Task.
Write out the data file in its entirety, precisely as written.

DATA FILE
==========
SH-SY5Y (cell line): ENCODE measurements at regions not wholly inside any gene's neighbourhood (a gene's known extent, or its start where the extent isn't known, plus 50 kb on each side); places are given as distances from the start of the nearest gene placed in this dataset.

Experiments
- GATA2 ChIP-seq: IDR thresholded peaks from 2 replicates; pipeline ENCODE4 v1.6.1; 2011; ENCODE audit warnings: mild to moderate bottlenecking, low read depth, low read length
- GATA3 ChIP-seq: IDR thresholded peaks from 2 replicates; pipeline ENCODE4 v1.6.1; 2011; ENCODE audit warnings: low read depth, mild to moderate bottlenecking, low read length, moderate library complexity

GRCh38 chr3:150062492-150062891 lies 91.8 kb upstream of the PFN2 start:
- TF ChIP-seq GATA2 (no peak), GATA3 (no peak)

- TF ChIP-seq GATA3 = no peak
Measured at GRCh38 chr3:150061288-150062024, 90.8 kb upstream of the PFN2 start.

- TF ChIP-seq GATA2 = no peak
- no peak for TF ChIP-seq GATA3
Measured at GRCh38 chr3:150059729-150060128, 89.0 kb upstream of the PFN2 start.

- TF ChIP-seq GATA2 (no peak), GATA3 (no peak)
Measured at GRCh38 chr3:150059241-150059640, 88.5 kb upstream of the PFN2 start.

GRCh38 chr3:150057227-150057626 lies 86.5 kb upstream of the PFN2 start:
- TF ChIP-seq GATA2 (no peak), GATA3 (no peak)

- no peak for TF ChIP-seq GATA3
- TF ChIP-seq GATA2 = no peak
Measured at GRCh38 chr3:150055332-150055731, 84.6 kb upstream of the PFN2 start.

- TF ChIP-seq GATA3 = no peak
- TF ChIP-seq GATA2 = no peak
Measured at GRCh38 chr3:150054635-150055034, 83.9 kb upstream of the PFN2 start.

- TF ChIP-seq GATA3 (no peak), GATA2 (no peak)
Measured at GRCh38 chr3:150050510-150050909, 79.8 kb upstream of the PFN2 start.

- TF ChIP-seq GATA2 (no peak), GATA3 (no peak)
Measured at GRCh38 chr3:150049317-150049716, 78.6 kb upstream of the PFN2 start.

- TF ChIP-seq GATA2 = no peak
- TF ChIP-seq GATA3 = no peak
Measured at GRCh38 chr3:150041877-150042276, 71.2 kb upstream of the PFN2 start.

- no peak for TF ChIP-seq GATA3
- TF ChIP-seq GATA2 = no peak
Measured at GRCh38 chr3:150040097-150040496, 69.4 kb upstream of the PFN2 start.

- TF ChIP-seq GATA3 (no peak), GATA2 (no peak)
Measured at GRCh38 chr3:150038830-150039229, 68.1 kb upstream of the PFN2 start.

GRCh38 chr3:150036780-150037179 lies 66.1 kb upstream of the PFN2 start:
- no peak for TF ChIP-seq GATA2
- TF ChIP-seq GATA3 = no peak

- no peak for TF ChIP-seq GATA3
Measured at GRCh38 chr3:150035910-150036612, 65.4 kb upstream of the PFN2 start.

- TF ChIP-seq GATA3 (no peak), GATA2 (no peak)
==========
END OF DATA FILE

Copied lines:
SH-SY5Y (cell line): ENCODE measurements at regions not wholly inside any gene's neighbourhood (a gene's known extent, or its start where the extent isn't known, plus 50 kb on each side); places are given as distances from the start of the nearest gene placed in this dataset.

Experiments
- GATA2 ChIP-seq: IDR thresholded peaks from 2 replicates; pipeline ENCODE4 v1.6.1; 2011; ENCODE audit warnings: mild to moderate bottlenecking, low read depth, low read length
- GATA3 ChIP-seq: IDR thresholded peaks from 2 replicates; pipeline ENCODE4 v1.6.1; 2011; ENCODE audit warnings: low read depth, mild to moderate bottlenecking, low read length, moderate library complexity

GRCh38 chr3:150062492-150062891 lies 91.8 kb upstream of the PFN2 start:
- TF ChIP-seq GATA2 (no peak), GATA3 (no peak)

- TF ChIP-seq GATA3 = no peak
Measured at GRCh38 chr3:150061288-150062024, 90.8 kb upstream of the PFN2 start.

- TF ChIP-seq GATA2 = no peak
- no peak for TF ChIP-seq GATA3
Measured at GRCh38 chr3:150059729-150060128, 89.0 kb upstream of the PFN2 start.

- TF ChIP-seq GATA2 (no peak), GATA3 (no peak)
Measured at GRCh38 chr3:150059241-150059640, 88.5 kb upstream of the PFN2 start.

GRCh38 chr3:150057227-150057626 lies 86.5 kb upstream of the PFN2 start:
- TF ChIP-seq GATA2 (no peak), GATA3 (no peak)

- no peak for TF ChIP-seq GATA3
- TF ChIP-seq GATA2 = no peak
Measured at GRCh38 chr3:150055332-150055731, 84.6 kb upstream of the PFN2 start.

- TF ChIP-seq GATA3 = no peak
- TF ChIP-seq GATA2 = no peak
Measured at GRCh38 chr3:150054635-150055034, 83.9 kb upstream of the PFN2 start.

- TF ChIP-seq GATA3 (no peak), GATA2 (no peak)
Measured at GRCh38 chr3:150050510-150050909, 79.8 kb upstream of the PFN2 start.

- TF ChIP-seq GATA2 (no peak), GATA3 (no peak)
Measured at GRCh38 chr3:150049317-150049716, 78.6 kb upstream of the PFN2 start.

- TF ChIP-seq GATA2 = no peak
- TF ChIP-seq GATA3 = no peak
Measured at GRCh38 chr3:150041877-150042276, 71.2 kb upstream of the PFN2 start.

- no peak for TF ChIP-seq GATA3
- TF ChIP-seq GATA2 = no peak
Measured at GRCh38 chr3:150040097-150040496, 69.4 kb upstream of the PFN2 start.

- TF ChIP-seq GATA3 (no peak), GATA2 (no peak)
Measured at GRCh38 chr3:150038830-150039229, 68.1 kb upstream of the PFN2 start.

GRCh38 chr3:150036780-150037179 lies 66.1 kb upstream of the PFN2 start:
- no peak for TF ChIP-seq GATA2
- TF ChIP-seq GATA3 = no peak

- no peak for TF ChIP-seq GATA3
Measured at GRCh38 chr3:150035910-150036612, 65.4 kb upstream of the PFN2 start.

- TF ChIP-seq GATA3 (no peak), GATA2 (no peak)